If you sit down with almost any pastor’s wife and ask her what one of the first questions she was asked was when she and her husband went to a church in view of a call to pastor the answer will probably be something along the lines of whether or not she could play the piano or organ, when she planned to begin leading the weekly women’s Bible study, or what her vision for the children’s ministry department happened to be. It is almost always assumed that when a pastor accepts the call to become the new pastor of a church that his wife will be active in some way within the ministry, a two for one deal of sorts. And that is probably true to some extent, however, what that role looks like may not be what the members of the church are expecting.
When looking at the realities of replanting and revitalization, the truth is, these expectations are probably the exact same for a replant pastor’s wife, but the hard facts are they may be the expectations because by the time the church has reached a place where they are in need of replanting or revitalizing there isn’t anyone left to fill in those roles. The people who had been there in times past to lead the women’s Bible studies or to be the program director for the children’s ministries have all moved on to other places for one reason or another. It can be hard to know how much to take on right away and what can be placed in a “to be revisited later” file in the back of the congregation’s mind.
Be Clear About Your Role From The Beginning
When my husband was first approached about the possibility of becoming the new pastor at the church, we currently serve with he made sure to clarify with the small congregation that, while our children and I would be coming along side him to do the ministry work, they would be hiring him and him alone. This did not mean that I would not find the place that God has called me to serve in, it just means that whatever expectations the congregation may have for my role within the church may or may not be where God is truly leading me to serve in. Laying out these expectations at the beginning of our time in the church helped to nip many of the possible hurts, confusion, or resentments in the bud long before they ever became an issue.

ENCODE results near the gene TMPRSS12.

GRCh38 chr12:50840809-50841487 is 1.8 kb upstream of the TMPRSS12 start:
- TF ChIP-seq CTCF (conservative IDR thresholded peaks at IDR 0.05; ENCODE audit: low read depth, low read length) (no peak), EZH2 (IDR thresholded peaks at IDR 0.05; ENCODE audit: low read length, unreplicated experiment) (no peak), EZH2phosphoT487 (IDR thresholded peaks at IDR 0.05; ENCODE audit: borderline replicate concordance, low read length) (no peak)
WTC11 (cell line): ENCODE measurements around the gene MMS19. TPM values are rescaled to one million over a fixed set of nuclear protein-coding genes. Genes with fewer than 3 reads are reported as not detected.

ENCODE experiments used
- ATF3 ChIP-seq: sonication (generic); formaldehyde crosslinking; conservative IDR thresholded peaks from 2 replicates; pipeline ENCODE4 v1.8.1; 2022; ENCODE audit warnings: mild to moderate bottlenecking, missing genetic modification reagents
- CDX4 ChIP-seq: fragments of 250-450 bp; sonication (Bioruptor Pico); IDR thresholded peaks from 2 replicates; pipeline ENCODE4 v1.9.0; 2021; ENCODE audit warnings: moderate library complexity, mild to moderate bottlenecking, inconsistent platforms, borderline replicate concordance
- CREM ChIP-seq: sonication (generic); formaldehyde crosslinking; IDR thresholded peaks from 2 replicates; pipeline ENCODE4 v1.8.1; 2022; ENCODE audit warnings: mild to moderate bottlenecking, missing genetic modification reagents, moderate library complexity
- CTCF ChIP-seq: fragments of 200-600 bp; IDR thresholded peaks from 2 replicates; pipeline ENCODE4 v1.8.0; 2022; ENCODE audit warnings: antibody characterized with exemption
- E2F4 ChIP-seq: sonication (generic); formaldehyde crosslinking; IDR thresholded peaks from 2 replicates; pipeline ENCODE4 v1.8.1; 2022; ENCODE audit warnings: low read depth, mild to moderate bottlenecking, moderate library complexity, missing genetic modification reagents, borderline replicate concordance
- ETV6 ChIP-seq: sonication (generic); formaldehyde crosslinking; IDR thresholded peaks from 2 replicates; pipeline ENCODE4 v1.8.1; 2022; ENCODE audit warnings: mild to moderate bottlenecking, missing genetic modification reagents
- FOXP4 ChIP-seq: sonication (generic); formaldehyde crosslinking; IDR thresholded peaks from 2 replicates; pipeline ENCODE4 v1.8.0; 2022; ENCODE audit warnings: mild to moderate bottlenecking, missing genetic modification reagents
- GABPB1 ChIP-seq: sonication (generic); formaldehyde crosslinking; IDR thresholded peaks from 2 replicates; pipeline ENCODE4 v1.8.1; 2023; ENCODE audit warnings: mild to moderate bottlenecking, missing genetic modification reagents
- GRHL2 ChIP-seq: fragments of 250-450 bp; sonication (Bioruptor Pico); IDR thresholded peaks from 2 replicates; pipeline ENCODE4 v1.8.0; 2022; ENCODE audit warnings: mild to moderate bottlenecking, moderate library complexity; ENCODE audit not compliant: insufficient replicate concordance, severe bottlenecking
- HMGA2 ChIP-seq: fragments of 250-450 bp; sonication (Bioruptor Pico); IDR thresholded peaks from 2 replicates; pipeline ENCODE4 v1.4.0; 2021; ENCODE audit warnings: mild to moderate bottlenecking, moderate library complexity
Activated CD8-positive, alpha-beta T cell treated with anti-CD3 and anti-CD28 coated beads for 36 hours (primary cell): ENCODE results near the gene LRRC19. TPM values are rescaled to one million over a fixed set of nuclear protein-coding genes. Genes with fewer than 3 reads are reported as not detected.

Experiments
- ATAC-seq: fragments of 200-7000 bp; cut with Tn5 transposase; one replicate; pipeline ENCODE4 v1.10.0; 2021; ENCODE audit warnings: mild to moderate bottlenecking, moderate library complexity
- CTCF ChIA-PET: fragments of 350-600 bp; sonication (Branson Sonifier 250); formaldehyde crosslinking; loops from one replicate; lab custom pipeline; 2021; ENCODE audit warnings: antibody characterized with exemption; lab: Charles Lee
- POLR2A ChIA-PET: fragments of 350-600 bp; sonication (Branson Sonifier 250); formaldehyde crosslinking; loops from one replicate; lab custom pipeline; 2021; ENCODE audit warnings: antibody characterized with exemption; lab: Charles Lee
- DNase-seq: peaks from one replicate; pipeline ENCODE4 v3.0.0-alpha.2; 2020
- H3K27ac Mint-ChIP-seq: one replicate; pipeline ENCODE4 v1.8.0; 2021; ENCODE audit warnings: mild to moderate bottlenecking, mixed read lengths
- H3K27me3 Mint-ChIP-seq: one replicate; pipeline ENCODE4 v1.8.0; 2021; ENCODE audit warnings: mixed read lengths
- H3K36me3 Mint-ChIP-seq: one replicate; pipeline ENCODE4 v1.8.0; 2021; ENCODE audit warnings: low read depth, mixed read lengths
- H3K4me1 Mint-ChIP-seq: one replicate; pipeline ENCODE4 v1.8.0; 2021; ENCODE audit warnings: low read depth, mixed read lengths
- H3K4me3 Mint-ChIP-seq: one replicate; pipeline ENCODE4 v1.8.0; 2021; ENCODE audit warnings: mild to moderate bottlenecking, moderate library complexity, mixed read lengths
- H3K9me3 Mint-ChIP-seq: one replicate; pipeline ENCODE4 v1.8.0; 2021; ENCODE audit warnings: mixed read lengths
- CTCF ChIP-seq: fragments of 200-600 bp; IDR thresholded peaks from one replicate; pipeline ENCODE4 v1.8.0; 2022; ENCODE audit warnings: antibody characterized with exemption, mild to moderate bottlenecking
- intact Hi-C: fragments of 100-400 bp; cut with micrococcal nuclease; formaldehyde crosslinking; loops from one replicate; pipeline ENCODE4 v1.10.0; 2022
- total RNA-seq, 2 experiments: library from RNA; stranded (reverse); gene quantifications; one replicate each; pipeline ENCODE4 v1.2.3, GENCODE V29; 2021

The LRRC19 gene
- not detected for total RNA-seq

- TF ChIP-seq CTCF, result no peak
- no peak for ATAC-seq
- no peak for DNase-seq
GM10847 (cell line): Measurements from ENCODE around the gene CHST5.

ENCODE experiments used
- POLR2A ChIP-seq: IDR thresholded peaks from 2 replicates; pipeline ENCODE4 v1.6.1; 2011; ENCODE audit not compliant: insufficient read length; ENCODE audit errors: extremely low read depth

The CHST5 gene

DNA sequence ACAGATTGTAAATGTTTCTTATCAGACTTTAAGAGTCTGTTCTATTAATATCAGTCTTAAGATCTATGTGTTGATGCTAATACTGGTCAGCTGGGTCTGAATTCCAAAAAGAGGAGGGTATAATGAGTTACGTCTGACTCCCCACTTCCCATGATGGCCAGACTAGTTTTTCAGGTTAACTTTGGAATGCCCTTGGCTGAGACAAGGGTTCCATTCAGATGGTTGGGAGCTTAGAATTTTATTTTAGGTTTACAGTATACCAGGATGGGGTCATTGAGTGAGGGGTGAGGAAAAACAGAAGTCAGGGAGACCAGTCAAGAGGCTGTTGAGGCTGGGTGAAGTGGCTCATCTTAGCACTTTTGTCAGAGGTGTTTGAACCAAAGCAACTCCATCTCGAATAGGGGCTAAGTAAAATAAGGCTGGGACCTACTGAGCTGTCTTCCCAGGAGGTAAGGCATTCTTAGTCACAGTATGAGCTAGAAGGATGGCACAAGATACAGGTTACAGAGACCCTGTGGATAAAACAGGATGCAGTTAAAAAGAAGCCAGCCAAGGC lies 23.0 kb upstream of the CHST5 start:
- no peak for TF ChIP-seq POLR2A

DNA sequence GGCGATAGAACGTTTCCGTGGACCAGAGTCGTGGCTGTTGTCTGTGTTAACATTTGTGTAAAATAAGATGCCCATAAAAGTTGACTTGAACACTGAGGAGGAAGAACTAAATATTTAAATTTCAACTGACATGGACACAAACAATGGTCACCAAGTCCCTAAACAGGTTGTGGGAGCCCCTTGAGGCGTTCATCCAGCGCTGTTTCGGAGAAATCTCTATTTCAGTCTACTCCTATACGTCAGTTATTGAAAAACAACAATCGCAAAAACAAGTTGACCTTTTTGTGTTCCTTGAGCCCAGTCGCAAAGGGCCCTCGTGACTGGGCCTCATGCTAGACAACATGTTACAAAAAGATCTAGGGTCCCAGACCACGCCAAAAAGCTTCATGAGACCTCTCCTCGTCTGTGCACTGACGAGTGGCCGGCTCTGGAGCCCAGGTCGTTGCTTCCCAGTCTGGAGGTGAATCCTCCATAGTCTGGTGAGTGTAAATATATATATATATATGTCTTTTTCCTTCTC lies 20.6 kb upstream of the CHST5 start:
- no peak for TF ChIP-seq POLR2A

Be Realistic About Your Current Season of Life
Along with being open, honest, and upfront with where you and your family feel is the place God is calling you to serve is the need to be realistic with what your time and capabilities have to offer. It is important to remember that your family is your first ministry and their needs come first. This might mean that in a replant ministry context, where there are a million holes to be filled and programs that need to be led, you will have to find that one place you can serve without your family and home life being neglected. This might mean that you volunteer to take on leading the Sunday morning children’s class but you will not be assisting with the women’s Bible study, the weekly prayer meeting, or volunteering your time to serve in the kitchen. When the women in the church see you making your home and family a priority but also finding the small places you can devote to the church they will step up and fill gaps in other areas, and if they don’t perhaps that is a ministry program that doesn’t need to continue for a time.
Come To The Table With Grace and Understanding
Managing expectations, on the best of days, is an arduous task. Everyone has a thought and a feeling on how something should be done, who should be doing it, and in what time frame that should take place. It is no exception for ministry, especially within a replanting/revitalization ministry where things have been done one particular way for an extended period of time and change is hard. However, when everyone is willing to come to the table and find a place of compromise it is truly beautiful how God can work to re-establish a foothold in a community that is more than likely in desperate need of the church he has placed there.
1 thought on “Replant Reality: A Replant Pastor Wife’s Perspective Part 2”
We’re not a pastor family but we recently made the difficult decision to leave a church because of the congregation’s expectation that we were sent to “revitalize it” by taking on various responsibilities. We are not mentally, emotionally or spiritually capable of the expectations that were repeatedly requested of us. And most members of leadership were not able to accept our “no” answer. I can only imagine the expectations a pastor’s wife might have to deal with.